I suspect that one major contributing cause of the Port Arthur tragedy is the end result of violent television imagery over many years.
Todays adults under the age of 40 have had their minds filled with violent television imagery. What did we expect? Haven't we always taught our children by example?
- Noel Mundy, Trevallyn
In wake of the Port Arthur massacre I don't think that the Broad Arrow Restaurant should be totally demolished.
As a fitting memorial for those tragically involved, the front doorway section should be left standing and a garden then landscaped on the remaining area.
- R. Johns, Sheffield
I have been part of a clinical alert team for disasters twice before in my medical career, both at UCLA Medical Centre when a bomb exploded at LA International Airport and when a 90-car freeway accident occured in heavy fog in Los Angeles.
In both instances there was mass confusion, disorganisation and mayhem at the hospital when receiving these victims.
I was extremely impressed, however, by the performance of the entire staff at the Royal Hobart Hospital during April 28s Code Brown.
The entire staff, both medical and non-medical should be highly commended for their extraordinarily superb organisation, planning, and incredible ability to face such an emergency.
- Rodger L. Bick, Professor and Directory of Haematology, Royal Hobart Hospital
Although the events of April 28 must rate among the most traumatic in our recent history, the response of many Tasmanian people has been particularly impressive.
The level of co-operation, courage and caring will aso be remembered as something that stands out.
As one involved in several services of rememberance I could not help noticing the level of respect and care shown by people of all ages - a rare and memorable experience.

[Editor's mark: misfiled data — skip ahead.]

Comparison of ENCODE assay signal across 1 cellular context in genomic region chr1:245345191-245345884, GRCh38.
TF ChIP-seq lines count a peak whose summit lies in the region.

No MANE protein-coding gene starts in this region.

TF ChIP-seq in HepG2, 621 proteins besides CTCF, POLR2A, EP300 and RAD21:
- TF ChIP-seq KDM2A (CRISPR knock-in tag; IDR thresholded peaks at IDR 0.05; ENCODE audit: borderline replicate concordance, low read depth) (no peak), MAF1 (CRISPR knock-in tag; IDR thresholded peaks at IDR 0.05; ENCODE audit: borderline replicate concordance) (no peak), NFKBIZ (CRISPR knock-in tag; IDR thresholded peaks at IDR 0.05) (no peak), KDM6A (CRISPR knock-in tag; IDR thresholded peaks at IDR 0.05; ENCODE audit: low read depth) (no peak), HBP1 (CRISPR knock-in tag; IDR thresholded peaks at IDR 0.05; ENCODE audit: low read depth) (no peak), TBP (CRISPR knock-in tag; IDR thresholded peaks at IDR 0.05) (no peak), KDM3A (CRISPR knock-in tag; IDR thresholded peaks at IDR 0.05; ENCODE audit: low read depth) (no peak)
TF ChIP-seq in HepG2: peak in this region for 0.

In the face of those calling for capital punishment or some other revenge, the majority seem to have taken on the task of combating evil by doing more than good, and opposing destruction by being more caring.
We can be justly proud.
- Rev. John McRae, Pilgrim Uniting Church, Launceston
In wake of the Port Arthur tragedy, is it possible to get answers to a couple of timely questions?
Which Australian politicians, especially at the federal level, still accept money from American pro-gun groups like the arrogant and profoundly evil National Rifle Association? And what's happened, will they return the cash and promise never to do it again?
And will some sporting journalists finally stop using the word "tragedy" to describe a missed putt or a run-out in some test match?
Tasmanians now know what the word really means.
- S. A. Robertson, Bellerive.
The news that the Rev. Lance Armstrong is contesting the Legislative Council seat of Cornwall is welcome indeed.
This is especially in the light of recent sad events in this State, and our urgent need to have some rational debate on social justice issues, enlightened community representation and progressive legislative reforms enacted, in that traditionally conservative chamber of huff, puff and procrastination.
- Good on you, Lance
Imprisoning capital offenders is like putting garbage in the refridgerator.
- No noose is not good news